Last Saturday I ran the Eastern States 20 Miler! The course runs from Kittery, Maine to Hampton Beach, NH. A friend mentioned it to me a few weeks ago, and I jumped at the opportunity to run my longest run in a supported, race environment.
Conventional marathon wisdom says, as I have read, that one should try to run at least one race prior to their first marathon, to prepare themselves for the experience of racing – logistics, packet pick up, pre-race jitters, and the like.
I was meeting three of my friends, two of which were also racing, although I knew that we'd not run together, as their paces are much faster than mine. The race began, and we embraced and then started off, all smiles. Within seconds the crowd of runners coalesced, and I didn't see them again until the finish line.
I ran my first mile at a ten minute pace, my "pre-marathon training" pace. In the past nine weeks, as I have increased my distance from pre-marathon 0-20 miles per week to nearly 40 miles per week, my pace has slowed to about a 12-minute mile pace on runs longer than 15 miles, but that's OK, I'm doing this to finish and stay injury free.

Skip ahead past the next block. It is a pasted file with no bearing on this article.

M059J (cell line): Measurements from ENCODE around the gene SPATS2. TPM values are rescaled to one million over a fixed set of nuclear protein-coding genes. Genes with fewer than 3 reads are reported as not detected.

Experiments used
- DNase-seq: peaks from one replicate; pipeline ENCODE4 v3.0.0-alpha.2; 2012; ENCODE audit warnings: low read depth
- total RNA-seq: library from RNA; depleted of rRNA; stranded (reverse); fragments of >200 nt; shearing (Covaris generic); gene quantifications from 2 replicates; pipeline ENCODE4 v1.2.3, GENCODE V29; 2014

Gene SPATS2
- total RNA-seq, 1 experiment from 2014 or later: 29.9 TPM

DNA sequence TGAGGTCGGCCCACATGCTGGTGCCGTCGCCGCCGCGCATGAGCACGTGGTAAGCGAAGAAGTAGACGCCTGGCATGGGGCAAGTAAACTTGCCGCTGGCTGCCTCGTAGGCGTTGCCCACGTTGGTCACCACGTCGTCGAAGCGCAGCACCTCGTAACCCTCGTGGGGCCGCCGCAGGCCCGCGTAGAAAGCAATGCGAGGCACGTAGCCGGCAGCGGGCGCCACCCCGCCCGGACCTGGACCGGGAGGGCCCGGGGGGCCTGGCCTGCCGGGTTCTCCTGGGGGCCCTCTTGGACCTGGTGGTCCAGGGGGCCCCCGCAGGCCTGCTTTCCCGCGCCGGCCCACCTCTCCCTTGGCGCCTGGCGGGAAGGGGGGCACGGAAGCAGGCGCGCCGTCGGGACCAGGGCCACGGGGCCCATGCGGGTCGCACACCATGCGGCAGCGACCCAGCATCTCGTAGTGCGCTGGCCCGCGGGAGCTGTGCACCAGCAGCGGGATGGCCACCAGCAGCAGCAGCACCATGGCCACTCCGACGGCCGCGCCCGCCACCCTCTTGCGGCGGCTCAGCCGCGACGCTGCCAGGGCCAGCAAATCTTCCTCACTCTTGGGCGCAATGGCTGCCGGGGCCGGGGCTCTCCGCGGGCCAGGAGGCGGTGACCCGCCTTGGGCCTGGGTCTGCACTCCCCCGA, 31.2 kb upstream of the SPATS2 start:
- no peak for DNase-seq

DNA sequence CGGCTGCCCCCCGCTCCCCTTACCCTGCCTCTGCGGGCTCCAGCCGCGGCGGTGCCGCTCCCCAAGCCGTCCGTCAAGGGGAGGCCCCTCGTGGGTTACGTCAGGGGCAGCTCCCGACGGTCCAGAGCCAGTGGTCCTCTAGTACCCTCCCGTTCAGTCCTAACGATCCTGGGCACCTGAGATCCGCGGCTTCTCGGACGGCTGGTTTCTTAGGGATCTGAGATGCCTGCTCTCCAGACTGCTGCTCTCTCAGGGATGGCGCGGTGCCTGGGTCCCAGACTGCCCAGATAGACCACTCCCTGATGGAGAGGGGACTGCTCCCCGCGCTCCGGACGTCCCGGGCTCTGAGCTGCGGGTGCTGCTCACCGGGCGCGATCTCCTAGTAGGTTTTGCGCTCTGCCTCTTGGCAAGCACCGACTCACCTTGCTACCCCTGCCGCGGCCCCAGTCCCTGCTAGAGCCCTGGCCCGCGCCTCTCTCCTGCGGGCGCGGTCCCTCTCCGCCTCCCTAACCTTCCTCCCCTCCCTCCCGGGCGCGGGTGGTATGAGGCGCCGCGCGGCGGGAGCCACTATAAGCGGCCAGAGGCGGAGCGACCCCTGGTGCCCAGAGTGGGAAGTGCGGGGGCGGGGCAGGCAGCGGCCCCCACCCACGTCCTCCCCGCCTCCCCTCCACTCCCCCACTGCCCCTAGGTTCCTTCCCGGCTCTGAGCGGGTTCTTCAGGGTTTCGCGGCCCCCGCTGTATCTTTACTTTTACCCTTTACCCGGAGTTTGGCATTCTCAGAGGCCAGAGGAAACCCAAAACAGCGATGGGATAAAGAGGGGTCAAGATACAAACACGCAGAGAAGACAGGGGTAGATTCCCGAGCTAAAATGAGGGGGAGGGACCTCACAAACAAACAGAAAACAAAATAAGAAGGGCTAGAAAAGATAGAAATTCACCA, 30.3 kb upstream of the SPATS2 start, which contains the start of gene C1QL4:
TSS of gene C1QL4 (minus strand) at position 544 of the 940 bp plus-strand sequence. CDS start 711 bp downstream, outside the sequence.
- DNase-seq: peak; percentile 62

There was a wicked headwind for much of the course. Runners stretched out along the coastline, and I settled into my pace, always keeping my eye on a fluorescent green jacket worn by a woman running in the distance ahead of me. I stopped at every aid station and thanked the volunteers and stretched. At several points during the race, I spotted a stealth photographer, my friend Adam; an ultra runner who was sidelined from today's race due to an injured Achilles. Whenever I saw Adam, I felt re-energized, sucked it in, improved my form, smiled for the camera.
Somewhere around mile 14, my left leg began hurting. I struggled on and tried not to think about it. At mile 17, I had gained on the fluorescent green jacket, and ran along with the woman, another first time marathoner, and we compared notes and shared encouraging words. She slipped back, and I ran the final mile alone. Soon, I heard my name, and saw my friends and my fiancé, Michael, cheering me on to the finish line. The clock read 4:12:30; about twelve minutes longer than I had hoped, but I did it! It was a great experience for me. As far as my cardiovascular, I think I can run all day. My legs however, have one speed, and it’s a slow one. Its taper time, and I am thrilled! Spring skiing for me this weekend!